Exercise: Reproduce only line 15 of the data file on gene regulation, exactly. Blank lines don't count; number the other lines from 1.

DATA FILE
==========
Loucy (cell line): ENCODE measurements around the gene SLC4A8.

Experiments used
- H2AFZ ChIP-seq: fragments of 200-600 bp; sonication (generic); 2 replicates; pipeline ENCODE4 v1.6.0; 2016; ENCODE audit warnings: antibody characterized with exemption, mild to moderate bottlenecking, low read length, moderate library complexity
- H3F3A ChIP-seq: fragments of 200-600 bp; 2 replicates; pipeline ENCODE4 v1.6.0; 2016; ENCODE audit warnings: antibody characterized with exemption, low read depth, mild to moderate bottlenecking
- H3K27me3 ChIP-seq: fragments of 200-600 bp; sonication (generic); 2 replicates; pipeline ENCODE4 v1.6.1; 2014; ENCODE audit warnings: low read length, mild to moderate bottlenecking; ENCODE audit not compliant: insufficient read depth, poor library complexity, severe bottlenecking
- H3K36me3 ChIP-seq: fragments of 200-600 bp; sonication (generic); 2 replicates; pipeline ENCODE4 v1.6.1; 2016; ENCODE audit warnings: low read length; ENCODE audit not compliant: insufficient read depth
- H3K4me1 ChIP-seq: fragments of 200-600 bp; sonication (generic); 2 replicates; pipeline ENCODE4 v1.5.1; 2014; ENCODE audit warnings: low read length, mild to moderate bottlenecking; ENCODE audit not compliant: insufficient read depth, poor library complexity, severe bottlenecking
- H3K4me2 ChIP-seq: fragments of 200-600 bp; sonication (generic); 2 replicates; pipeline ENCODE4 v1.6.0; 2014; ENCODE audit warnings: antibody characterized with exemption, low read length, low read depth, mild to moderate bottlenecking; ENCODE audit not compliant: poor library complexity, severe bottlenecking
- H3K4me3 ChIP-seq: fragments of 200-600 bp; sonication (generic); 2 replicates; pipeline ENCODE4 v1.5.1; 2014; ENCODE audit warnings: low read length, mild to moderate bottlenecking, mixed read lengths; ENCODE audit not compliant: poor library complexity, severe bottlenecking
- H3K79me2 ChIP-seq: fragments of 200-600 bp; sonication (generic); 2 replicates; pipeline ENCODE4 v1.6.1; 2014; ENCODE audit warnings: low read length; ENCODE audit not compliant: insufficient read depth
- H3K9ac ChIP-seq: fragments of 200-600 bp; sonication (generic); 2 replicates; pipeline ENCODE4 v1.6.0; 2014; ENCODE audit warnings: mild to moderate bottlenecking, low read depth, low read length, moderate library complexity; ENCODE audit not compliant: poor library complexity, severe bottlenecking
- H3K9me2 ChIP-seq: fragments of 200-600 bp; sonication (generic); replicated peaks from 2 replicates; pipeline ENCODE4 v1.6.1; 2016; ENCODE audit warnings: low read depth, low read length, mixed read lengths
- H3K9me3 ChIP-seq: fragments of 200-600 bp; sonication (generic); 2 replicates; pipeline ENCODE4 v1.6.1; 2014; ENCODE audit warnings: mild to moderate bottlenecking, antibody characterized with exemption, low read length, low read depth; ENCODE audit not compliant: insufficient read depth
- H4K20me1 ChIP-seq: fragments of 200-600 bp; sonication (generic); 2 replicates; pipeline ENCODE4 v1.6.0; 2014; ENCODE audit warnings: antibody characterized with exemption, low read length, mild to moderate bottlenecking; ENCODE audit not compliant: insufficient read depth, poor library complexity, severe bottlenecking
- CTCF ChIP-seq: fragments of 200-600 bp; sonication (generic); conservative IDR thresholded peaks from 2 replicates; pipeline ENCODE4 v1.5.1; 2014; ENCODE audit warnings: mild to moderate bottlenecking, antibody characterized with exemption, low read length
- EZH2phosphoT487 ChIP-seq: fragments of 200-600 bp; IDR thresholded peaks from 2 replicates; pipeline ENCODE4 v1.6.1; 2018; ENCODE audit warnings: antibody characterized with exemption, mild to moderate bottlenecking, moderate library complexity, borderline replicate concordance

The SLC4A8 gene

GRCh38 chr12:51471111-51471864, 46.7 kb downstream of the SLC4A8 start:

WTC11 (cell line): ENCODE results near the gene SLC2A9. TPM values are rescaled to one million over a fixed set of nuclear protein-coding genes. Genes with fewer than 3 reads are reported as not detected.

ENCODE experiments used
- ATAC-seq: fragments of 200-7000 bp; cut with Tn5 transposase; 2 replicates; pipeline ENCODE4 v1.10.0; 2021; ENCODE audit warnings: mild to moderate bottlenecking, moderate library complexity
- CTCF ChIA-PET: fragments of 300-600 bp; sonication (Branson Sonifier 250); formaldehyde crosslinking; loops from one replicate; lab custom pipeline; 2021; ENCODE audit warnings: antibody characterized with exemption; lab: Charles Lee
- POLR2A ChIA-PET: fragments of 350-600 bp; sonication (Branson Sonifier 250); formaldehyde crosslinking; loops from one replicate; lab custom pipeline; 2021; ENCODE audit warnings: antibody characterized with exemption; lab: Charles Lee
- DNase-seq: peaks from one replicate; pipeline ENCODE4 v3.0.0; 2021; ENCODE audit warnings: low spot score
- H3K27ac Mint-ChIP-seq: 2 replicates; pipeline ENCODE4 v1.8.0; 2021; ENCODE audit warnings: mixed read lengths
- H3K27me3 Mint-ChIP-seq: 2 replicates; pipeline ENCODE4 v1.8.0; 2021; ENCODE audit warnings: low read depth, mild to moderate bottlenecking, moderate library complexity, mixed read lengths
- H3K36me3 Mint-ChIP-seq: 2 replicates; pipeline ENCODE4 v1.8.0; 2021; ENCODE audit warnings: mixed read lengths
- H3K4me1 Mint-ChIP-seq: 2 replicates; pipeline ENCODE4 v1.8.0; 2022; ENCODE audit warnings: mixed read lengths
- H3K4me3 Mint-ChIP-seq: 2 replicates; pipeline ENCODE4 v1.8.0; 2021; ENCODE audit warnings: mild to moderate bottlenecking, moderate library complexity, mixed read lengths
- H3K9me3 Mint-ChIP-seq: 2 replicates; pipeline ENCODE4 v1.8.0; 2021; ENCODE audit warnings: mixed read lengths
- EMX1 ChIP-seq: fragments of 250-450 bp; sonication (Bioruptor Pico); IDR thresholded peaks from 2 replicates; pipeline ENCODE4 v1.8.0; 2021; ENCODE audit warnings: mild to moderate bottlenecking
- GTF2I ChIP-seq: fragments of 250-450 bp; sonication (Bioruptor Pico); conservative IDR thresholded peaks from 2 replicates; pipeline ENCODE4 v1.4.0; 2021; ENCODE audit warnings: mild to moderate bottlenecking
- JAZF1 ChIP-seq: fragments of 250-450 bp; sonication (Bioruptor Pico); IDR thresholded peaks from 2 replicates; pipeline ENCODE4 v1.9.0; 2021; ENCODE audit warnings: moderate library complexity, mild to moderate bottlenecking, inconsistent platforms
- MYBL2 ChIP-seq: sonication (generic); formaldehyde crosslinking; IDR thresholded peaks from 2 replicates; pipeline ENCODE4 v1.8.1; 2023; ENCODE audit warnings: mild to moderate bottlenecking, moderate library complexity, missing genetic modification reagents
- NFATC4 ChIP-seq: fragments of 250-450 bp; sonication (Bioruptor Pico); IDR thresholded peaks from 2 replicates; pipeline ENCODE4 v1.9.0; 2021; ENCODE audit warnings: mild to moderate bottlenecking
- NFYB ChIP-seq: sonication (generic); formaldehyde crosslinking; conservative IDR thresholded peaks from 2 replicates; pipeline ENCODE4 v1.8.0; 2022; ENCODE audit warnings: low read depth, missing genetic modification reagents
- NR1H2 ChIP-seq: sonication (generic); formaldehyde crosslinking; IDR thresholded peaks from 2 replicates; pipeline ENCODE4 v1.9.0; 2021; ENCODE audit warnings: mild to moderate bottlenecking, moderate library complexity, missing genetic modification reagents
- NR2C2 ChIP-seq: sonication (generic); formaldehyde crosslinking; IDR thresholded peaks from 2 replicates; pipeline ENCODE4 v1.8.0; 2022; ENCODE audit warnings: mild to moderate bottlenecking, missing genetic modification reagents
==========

- CTCF ChIP-seq: fragments of 200-600 bp; sonication (generic); conservative IDR thresholded peaks from 2 replicates; pipeline ENCODE4 v1.5.1; 2014; ENCODE audit warnings: mild to moderate bottlenecking, antibody characterized with exemption, low read length